Green Hedges Make Good Neighbors

Read Feed

Green Hedges Make Good Neighbors

A Reading List for Arena Stage's Native Gardens

Although DC is the City of Trees, we do not generally look at the plant life around when we tell the stories of our lives and our communities in the District. But gardens and plants often make for the best metaphors and signposts for understanding our relationships to each other and to the city that we inhabit. 

For Arena Stage's upcoming production of Native Gardens by Karen Zacarias, here is a reading list of books focused mostly on the plants in our midst and how they shape the narratives of community life. In preparing a play about human neighbors, the folks at Arena made sure they knew their DC plants and how they fit into our life here. The play is about people! But the people making the play read about plants! Read about the plants that inspired the people.

Garden Revolution: How Our Landscapes Can Be a Source of Environmental Change by Larry Weaner and Thomas Christopher 
An exciting trend in current ecology and gardening is the move to identify native plants that will thrive in a particular location. Larry Weaner's guide to gardening not only highlights the kinds of plants that may have lived here in DC before more recent styles of landscaping became popular, it also demonstrates how using those plants makes for beautiful gardens with less work.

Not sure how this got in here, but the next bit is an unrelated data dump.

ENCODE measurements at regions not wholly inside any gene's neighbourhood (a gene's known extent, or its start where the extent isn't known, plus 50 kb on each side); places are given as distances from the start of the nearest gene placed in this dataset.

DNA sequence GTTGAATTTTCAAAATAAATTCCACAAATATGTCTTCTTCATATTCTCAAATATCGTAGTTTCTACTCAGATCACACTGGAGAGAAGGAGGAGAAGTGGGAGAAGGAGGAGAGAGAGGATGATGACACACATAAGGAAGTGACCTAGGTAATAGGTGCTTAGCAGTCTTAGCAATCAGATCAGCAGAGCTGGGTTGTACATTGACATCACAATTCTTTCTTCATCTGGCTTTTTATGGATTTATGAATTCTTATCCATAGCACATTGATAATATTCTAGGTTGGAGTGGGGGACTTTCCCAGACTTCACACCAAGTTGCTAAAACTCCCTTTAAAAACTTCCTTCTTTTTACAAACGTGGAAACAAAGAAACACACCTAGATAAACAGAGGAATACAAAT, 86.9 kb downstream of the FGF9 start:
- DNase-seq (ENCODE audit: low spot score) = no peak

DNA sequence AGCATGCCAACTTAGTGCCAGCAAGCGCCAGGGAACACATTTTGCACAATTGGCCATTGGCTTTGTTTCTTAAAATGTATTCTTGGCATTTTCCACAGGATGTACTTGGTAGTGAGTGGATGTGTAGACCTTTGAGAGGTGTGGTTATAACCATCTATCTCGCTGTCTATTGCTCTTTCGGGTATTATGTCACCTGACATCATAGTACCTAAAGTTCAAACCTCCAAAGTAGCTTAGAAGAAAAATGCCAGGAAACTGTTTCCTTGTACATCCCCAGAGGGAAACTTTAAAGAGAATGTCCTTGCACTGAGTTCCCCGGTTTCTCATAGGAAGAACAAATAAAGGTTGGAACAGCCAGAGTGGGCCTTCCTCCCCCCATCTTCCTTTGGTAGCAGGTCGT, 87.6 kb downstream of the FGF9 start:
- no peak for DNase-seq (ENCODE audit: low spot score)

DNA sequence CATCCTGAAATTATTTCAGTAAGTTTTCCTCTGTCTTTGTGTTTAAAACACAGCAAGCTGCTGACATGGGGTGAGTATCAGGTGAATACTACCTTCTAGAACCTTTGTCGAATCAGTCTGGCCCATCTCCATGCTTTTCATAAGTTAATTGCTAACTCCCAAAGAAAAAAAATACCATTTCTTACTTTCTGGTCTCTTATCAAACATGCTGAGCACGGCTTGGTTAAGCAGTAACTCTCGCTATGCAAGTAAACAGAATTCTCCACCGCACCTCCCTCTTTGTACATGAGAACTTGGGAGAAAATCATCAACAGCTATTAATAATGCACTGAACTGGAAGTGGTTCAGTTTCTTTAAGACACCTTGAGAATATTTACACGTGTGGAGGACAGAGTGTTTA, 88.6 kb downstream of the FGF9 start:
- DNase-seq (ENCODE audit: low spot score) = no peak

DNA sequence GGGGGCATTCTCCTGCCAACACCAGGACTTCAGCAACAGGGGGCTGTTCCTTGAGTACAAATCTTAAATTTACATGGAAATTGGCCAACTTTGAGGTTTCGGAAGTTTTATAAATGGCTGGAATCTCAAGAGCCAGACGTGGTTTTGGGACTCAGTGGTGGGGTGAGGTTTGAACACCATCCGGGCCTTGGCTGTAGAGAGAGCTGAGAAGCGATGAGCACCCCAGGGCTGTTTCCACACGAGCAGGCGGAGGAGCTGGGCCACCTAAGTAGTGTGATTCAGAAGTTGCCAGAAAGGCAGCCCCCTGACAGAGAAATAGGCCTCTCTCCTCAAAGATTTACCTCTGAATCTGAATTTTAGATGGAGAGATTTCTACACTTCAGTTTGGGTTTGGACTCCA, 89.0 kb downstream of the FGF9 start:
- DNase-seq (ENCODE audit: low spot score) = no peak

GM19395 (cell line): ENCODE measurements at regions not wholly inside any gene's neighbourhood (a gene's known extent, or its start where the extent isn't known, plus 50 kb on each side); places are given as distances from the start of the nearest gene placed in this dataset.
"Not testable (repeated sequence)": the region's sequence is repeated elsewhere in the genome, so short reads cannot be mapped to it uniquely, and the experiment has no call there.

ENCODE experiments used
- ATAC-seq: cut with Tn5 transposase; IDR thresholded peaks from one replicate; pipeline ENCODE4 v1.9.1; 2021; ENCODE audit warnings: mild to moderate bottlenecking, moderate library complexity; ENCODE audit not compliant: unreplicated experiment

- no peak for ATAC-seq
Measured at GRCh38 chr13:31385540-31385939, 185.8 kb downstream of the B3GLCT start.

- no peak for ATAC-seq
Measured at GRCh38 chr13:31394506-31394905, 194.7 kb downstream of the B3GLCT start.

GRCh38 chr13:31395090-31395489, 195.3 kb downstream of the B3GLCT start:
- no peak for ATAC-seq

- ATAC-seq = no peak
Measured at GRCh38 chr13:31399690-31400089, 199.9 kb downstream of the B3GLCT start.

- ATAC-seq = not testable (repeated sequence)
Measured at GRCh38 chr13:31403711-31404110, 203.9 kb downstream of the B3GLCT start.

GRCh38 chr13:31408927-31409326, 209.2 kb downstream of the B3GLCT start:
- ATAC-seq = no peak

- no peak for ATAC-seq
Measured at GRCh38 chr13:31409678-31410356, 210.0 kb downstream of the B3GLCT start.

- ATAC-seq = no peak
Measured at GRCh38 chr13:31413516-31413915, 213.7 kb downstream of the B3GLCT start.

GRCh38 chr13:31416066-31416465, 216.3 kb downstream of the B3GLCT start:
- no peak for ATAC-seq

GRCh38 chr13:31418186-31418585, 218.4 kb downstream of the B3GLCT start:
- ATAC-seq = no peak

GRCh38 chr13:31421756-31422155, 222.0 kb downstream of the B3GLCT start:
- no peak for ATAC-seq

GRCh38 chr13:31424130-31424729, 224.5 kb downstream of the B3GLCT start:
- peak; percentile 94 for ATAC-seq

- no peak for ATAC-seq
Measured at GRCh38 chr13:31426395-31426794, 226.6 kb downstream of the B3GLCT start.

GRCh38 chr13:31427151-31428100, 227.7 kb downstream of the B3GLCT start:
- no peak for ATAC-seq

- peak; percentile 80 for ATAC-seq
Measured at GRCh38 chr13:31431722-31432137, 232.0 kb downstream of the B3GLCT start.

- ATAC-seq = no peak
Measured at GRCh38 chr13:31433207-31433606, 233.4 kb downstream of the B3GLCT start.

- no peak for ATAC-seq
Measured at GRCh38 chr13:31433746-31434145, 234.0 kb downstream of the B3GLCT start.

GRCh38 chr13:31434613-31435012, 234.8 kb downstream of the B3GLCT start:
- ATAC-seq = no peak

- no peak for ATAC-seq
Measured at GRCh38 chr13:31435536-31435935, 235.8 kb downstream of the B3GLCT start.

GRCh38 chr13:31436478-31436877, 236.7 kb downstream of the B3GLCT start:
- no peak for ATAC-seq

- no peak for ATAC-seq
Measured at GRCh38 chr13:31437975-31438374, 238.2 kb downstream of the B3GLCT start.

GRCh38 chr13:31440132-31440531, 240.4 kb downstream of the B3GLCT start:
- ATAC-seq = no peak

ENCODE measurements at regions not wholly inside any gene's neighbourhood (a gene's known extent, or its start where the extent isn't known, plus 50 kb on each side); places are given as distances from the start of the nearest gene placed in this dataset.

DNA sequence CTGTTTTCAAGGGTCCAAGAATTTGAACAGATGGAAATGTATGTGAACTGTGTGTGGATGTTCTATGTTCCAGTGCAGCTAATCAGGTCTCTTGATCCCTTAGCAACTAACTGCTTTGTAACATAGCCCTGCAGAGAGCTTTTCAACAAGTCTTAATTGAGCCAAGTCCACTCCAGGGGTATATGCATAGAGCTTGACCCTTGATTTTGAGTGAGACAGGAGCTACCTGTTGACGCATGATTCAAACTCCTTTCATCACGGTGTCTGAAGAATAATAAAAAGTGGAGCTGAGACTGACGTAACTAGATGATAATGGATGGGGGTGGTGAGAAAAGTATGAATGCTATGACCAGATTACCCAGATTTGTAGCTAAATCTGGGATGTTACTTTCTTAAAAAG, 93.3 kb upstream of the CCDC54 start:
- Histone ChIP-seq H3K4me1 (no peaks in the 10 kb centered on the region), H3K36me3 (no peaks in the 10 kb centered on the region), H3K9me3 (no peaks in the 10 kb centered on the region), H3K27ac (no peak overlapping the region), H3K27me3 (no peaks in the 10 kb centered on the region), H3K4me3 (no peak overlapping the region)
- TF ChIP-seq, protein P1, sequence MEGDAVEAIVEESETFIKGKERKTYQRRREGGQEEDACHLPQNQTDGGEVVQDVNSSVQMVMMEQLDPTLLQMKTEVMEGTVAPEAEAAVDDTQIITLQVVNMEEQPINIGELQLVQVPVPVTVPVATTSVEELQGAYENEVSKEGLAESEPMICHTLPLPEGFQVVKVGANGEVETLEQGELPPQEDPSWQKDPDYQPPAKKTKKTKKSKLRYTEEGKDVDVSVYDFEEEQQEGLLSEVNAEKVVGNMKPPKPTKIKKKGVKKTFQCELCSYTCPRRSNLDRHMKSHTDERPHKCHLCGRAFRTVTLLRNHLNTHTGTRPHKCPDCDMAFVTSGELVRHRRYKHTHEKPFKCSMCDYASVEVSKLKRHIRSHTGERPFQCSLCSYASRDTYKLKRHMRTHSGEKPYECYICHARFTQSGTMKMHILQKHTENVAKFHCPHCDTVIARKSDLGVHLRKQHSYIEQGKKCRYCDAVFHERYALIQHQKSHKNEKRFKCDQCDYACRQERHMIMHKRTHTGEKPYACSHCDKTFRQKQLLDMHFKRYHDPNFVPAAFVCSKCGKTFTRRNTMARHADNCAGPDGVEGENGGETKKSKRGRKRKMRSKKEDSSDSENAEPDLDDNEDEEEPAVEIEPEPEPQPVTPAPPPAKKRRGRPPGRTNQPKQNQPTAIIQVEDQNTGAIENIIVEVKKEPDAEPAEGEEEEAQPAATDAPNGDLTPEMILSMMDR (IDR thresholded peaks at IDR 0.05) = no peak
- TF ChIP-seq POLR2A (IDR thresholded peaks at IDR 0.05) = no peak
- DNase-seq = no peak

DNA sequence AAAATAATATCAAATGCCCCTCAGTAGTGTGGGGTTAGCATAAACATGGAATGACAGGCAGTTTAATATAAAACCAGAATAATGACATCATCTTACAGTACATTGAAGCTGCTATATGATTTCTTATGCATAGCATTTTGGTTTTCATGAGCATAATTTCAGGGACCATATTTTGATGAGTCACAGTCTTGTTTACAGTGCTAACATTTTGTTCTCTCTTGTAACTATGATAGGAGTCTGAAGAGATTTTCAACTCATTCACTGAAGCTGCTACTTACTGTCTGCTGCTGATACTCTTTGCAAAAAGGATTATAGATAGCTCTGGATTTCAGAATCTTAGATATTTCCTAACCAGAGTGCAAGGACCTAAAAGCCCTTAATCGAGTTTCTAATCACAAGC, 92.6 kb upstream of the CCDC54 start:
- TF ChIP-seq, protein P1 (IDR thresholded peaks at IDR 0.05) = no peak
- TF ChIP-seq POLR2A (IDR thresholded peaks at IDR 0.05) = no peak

Bringing Nature Home by Douglas W. Tallamy and Rick Darke  
Even a short walk in the garden will show us all kinds of animals and insects whose lives intersect with native plant life. Even here in the city, we can deepen our awareness of the multitude of living things, plant and animal, that depend on each other to thrive. Though we may not think of ourselves as living in the midst of wildlife, Douglas Tammany's book shows us how we can be good our animal and insect neighbors by being good to our plant neighbors.  By supporting native species, we protect a larger web of biodiversity that exists even in an urban space.

Wild Urban Plants of the Northeast by Peter Del Tredici and Steward T.A. Pickett  
Rounding out a reading list about plant life in DC, this guidebook by Peter del Tredici takes us on a journey through the plants that have adapted to aspects of an urban landscape like sidewalk cracks, fences, landscaped lawns, and the shoulders of roads. Though we may be oblivious or scornful to these green species, they help to keep the city oxygenated and even beautiful for its inhabitants. Del Tredici gives us a guide to these plants and their place in our community.

The plays of Karen Zecarias
Though we are still updating our shelf collection of Zacarias's plays, our collection of recordings by WAPAVA includes two of her works performed and can give you sense of arc as an artist.

 
DC Public Library Special Collections
For those who really want to dig into the theme of neighbors and community in DC, DCPL's Special Collections has many archival materials that might enrich your understanding of DC history and enrich your understanding of a play like Native Gardens. The library's Neighborhood Research page includes guides to photographs, maps, and other ways to use this rich archive.